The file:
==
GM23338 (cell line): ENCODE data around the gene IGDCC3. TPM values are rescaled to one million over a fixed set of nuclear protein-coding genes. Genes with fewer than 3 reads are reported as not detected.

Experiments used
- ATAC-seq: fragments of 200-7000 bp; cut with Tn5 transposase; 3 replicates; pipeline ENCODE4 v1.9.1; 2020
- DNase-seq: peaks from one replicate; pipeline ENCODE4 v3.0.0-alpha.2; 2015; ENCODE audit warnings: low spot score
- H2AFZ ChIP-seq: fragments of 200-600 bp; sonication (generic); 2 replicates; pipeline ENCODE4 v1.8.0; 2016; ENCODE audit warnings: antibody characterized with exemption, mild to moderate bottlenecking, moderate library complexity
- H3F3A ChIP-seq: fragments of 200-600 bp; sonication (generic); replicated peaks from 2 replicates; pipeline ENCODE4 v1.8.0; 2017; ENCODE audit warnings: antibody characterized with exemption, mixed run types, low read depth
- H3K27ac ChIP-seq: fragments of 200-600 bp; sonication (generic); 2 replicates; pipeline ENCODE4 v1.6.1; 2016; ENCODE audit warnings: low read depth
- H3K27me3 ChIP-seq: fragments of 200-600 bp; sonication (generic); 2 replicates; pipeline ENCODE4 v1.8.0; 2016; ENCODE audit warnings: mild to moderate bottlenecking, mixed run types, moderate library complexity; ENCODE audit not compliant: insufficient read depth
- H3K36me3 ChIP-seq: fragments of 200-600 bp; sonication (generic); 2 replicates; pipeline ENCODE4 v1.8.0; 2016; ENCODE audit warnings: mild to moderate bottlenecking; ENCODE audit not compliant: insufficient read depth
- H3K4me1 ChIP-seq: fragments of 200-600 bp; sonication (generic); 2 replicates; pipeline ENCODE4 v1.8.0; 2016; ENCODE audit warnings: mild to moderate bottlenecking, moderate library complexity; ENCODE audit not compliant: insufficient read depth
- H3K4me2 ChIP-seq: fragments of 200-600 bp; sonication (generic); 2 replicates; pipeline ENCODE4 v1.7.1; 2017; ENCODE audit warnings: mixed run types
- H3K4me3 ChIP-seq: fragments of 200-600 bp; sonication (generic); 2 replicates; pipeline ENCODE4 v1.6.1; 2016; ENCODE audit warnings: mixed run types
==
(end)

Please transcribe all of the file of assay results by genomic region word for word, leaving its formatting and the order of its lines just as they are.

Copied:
GM23338 (cell line): ENCODE data around the gene IGDCC3. TPM values are rescaled to one million over a fixed set of nuclear protein-coding genes. Genes with fewer than 3 reads are reported as not detected.

Experiments used
- ATAC-seq: fragments of 200-7000 bp; cut with Tn5 transposase; 3 replicates; pipeline ENCODE4 v1.9.1; 2020
- DNase-seq: peaks from one replicate; pipeline ENCODE4 v3.0.0-alpha.2; 2015; ENCODE audit warnings: low spot score
- H2AFZ ChIP-seq: fragments of 200-600 bp; sonication (generic); 2 replicates; pipeline ENCODE4 v1.8.0; 2016; ENCODE audit warnings: antibody characterized with exemption, mild to moderate bottlenecking, moderate library complexity
- H3F3A ChIP-seq: fragments of 200-600 bp; sonication (generic); replicated peaks from 2 replicates; pipeline ENCODE4 v1.8.0; 2017; ENCODE audit warnings: antibody characterized with exemption, mixed run types, low read depth
- H3K27ac ChIP-seq: fragments of 200-600 bp; sonication (generic); 2 replicates; pipeline ENCODE4 v1.6.1; 2016; ENCODE audit warnings: low read depth
- H3K27me3 ChIP-seq: fragments of 200-600 bp; sonication (generic); 2 replicates; pipeline ENCODE4 v1.8.0; 2016; ENCODE audit warnings: mild to moderate bottlenecking, mixed run types, moderate library complexity; ENCODE audit not compliant: insufficient read depth
- H3K36me3 ChIP-seq: fragments of 200-600 bp; sonication (generic); 2 replicates; pipeline ENCODE4 v1.8.0; 2016; ENCODE audit warnings: mild to moderate bottlenecking; ENCODE audit not compliant: insufficient read depth
- H3K4me1 ChIP-seq: fragments of 200-600 bp; sonication (generic); 2 replicates; pipeline ENCODE4 v1.8.0; 2016; ENCODE audit warnings: mild to moderate bottlenecking, moderate library complexity; ENCODE audit not compliant: insufficient read depth
- H3K4me2 ChIP-seq: fragments of 200-600 bp; sonication (generic); 2 replicates; pipeline ENCODE4 v1.7.1; 2017; ENCODE audit warnings: mixed run types
- H3K4me3 ChIP-seq: fragments of 200-600 bp; sonication (generic); 2 replicates; pipeline ENCODE4 v1.6.1; 2016; ENCODE audit warnings: mixed run types